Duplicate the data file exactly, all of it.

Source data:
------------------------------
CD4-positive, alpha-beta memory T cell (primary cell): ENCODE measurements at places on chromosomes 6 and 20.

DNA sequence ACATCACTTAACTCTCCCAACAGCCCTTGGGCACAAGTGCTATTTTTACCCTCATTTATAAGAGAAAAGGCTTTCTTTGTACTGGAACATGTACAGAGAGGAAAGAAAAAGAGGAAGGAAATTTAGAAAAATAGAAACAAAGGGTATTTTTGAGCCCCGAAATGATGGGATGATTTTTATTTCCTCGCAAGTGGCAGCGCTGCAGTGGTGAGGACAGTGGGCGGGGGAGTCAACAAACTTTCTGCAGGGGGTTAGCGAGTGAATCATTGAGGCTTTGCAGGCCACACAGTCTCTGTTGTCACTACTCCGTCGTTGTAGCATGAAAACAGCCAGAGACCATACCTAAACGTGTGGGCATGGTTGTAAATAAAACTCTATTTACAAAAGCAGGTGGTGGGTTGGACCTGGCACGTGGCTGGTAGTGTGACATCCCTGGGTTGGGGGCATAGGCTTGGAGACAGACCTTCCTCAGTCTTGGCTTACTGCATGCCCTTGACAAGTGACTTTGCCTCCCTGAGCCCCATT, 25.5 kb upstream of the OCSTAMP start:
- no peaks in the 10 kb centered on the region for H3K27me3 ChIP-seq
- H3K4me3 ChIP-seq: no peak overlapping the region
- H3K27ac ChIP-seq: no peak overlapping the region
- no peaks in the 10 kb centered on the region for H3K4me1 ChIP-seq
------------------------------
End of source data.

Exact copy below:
CD4-positive, alpha-beta memory T cell (primary cell): ENCODE measurements at places on chromosomes 6 and 20.

DNA sequence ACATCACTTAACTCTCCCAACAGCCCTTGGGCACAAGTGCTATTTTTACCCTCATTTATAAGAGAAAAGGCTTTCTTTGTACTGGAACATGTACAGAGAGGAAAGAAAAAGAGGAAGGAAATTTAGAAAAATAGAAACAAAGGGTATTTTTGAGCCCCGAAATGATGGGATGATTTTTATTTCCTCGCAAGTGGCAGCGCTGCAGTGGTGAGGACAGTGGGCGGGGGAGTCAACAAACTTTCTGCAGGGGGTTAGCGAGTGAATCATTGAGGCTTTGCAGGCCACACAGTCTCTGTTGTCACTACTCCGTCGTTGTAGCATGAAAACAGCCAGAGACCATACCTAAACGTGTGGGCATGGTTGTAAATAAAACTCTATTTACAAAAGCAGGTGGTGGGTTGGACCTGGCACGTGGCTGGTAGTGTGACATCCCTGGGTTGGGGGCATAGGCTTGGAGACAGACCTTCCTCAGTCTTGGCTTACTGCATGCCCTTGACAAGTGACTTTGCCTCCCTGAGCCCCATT, 25.5 kb upstream of the OCSTAMP start:
- no peaks in the 10 kb centered on the region for H3K27me3 ChIP-seq
- H3K4me3 ChIP-seq: no peak overlapping the region
- H3K27ac ChIP-seq: no peak overlapping the region
- no peaks in the 10 kb centered on the region for H3K4me1 ChIP-seq